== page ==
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Fraud investigations are triggered by red flags in a workers compensation claim, and the examples run the gamut.
No witnesses to the employee’s alleged injury; the timing of the claim, such as right after the weekend; an employee who has frequent or repetitive injuries; inconsistent medical treatment or statements about the injury; or the location of where the incident occurred, are just some examples of what can spark suspicion.
Fraud experts say employers and their insurers have reasons to be concerned: Workers comp fraud costs insurers and employers more than $1 billion annually, and that number is expected to rise, according to the National Insurance Crime Bureau.
Despite many companies moving to remote work because of the COVID-19 pandemic, NICB said it’s seen a spike in workers comp fraud referrals over the past two years.
The bureau noted the increase could be indicative of the opportunistic nature of workers’ fraud claims and the state of the economy. Workers who have been laid off due to the pandemic have hired attorneys and filed questionable workers comp claims for injuries not previously reported to their employers, or workers who were successful with previous claims may be becoming “repeat offenders,” NICB said.
“Workers compensation fraud is one of the many layers of fraud that exist, resulting in increased costs to insurers, increased costs of premiums, and unintentionally exposing honest employees to risks,” said NICB President and CEO David Glawe.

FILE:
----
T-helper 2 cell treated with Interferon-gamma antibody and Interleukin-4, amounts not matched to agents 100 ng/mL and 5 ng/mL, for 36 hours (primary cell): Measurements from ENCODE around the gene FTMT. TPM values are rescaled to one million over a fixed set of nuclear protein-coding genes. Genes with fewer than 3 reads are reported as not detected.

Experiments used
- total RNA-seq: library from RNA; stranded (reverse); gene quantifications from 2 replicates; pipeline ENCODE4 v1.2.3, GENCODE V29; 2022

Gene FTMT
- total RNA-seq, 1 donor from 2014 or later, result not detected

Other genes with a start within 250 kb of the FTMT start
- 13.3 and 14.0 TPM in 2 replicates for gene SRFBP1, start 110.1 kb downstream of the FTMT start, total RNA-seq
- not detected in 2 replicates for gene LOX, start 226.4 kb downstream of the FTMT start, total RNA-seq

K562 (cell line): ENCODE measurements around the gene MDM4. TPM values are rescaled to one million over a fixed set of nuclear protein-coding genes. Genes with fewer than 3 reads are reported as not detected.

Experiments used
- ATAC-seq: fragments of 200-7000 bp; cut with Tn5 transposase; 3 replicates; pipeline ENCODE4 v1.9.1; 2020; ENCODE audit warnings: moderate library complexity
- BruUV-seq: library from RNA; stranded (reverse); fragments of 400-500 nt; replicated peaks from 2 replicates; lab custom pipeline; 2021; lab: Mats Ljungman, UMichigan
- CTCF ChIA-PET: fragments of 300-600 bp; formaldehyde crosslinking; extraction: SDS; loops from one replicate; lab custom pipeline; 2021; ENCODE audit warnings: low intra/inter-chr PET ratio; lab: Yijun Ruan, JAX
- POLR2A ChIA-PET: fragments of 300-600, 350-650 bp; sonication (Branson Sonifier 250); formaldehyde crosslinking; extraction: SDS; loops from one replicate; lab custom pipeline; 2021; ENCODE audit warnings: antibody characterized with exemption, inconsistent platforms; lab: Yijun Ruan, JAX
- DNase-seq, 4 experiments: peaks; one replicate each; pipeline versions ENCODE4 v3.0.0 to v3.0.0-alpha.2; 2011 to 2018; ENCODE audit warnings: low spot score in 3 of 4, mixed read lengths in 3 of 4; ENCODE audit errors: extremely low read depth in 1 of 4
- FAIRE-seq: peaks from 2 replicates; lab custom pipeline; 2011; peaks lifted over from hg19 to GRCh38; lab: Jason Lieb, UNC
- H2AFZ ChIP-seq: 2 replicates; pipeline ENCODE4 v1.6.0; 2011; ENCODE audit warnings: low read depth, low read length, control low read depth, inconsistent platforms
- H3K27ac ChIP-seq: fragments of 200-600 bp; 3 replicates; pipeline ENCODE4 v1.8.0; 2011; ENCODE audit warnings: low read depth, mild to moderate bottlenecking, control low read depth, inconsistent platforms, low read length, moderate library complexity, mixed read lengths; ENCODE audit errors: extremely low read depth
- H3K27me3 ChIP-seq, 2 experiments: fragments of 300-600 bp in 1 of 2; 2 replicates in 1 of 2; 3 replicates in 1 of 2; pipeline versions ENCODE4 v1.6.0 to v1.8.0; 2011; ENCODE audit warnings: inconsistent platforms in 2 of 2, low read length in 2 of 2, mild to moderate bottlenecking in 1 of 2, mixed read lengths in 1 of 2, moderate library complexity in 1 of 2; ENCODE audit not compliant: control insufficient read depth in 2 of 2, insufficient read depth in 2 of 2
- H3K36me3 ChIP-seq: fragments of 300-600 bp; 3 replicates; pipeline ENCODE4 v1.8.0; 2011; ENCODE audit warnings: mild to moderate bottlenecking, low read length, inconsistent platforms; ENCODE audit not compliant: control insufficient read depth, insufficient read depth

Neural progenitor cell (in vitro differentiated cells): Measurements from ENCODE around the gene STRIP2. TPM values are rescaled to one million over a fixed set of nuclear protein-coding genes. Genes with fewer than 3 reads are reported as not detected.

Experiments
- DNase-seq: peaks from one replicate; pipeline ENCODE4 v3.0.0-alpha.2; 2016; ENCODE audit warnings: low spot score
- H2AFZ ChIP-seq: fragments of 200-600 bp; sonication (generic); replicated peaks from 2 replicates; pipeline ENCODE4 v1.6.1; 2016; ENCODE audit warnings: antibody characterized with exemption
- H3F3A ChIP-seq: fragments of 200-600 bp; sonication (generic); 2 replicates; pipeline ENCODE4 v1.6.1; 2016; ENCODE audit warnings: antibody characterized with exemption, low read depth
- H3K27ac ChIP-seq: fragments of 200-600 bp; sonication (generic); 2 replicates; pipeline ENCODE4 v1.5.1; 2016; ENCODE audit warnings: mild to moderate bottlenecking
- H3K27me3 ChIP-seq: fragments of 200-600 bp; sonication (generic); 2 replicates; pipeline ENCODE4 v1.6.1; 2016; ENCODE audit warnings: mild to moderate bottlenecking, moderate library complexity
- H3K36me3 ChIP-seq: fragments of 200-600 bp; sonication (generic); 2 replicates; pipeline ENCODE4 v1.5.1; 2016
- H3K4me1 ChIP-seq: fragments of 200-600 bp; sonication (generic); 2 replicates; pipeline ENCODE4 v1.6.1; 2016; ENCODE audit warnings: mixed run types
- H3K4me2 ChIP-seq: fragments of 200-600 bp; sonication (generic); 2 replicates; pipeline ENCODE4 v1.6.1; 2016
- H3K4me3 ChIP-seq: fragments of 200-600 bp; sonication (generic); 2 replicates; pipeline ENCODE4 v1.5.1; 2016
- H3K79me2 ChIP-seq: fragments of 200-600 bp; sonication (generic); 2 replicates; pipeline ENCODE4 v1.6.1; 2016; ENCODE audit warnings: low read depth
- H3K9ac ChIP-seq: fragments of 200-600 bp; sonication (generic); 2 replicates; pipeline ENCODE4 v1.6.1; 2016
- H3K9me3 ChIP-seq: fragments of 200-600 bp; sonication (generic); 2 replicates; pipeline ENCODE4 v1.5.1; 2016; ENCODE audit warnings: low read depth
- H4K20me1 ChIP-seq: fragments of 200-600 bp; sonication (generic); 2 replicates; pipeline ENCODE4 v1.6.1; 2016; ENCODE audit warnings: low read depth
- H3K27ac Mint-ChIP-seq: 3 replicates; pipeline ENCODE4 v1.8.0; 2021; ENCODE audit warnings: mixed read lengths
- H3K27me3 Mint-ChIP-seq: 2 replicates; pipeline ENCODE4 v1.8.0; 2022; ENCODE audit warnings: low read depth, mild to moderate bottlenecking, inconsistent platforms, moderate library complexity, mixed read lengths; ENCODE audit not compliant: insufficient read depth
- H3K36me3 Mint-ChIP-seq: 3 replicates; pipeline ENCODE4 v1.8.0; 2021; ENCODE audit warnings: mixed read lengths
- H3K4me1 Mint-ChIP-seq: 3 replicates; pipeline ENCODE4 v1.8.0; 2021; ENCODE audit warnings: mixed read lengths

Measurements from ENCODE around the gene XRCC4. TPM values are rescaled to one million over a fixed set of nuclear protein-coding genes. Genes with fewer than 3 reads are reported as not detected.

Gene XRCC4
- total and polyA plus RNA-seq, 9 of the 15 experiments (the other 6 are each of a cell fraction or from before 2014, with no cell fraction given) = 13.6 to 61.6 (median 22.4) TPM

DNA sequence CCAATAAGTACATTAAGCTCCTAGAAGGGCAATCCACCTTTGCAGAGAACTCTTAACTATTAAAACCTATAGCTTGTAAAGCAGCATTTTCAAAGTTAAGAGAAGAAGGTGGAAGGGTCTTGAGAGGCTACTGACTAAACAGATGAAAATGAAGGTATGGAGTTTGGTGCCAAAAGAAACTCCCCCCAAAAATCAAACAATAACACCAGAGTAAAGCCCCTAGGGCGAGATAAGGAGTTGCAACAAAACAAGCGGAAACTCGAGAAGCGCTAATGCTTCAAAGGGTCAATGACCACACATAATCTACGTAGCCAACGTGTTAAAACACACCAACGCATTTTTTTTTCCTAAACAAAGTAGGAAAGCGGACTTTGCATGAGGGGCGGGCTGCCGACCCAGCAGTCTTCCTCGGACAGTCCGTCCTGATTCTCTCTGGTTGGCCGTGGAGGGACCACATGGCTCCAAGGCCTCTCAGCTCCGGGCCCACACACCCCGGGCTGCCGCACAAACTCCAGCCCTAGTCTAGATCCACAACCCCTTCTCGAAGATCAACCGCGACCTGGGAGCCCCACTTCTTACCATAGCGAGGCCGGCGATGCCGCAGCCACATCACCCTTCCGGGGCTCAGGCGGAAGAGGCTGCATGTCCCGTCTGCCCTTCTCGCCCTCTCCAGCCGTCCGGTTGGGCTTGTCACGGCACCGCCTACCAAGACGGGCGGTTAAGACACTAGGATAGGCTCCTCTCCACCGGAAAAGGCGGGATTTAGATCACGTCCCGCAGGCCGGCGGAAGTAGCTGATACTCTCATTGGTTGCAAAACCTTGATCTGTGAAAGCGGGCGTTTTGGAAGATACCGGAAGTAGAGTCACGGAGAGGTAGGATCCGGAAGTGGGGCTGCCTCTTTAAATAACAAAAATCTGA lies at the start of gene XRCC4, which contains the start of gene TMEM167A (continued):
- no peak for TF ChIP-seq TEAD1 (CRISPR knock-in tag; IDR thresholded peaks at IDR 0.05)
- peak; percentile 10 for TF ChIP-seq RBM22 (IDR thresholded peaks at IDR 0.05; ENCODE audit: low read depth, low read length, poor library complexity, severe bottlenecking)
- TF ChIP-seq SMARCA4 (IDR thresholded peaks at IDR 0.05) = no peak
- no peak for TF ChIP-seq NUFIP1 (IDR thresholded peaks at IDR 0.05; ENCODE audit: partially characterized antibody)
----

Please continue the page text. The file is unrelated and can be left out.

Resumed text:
Insurers invest significant resources each year, both in internal and external personnel as well as technology, to identify and investigate fraudulent workers’ comp claims.
Fraudulent claims by workers, which are the most common types of comp fraud, typically involve employees with an existing injury claiming benefits, those misstating facts about a claim, fake or exaggerated injuries, false loss statements, fictitious losses, and individuals who still work or earn income while claiming comp benefits.
Jennifer Langan, vice president and chief claims officer for Missouri Employers Mutual Insurance Co. in Columbia, Missouri, said the company investigates every workers comp claim before determining compensability of a loss to rule out potential fraud activity.
In Missouri, about 10% of workers comp claims turn out to be fraudulent, she said.
If a claims investigation reveals any suspicious allegations, Ms. Langan said the company’s special investigations unit is brought in to further investigate.
“Obviously, fraud affects everybody and that drives up the overall claims cost, so we’re really trying to make sure that we’re doing our due diligence for our policyholders and our agencies,” she said.
Bill Byington, MEM’s senior special investigative unit specialist, oversees workers comp fraud investigations for the company and, when applicable, refers his investigations to the state attorney general’s office for further action.
The cost of investigating workers comp fraud claims varies greatly, he said, because there can be different components involved in each investigation, such as surveillance, subpoenas, depositions, medical reviews and legal reviews. Some claims can be easily proven as fraudulent and denied without huge costs. Other claims may be “partially fraudulent,” Mr. Byington said, such as when an employee is injured at work and receives comp benefits but then also earns income from a side job.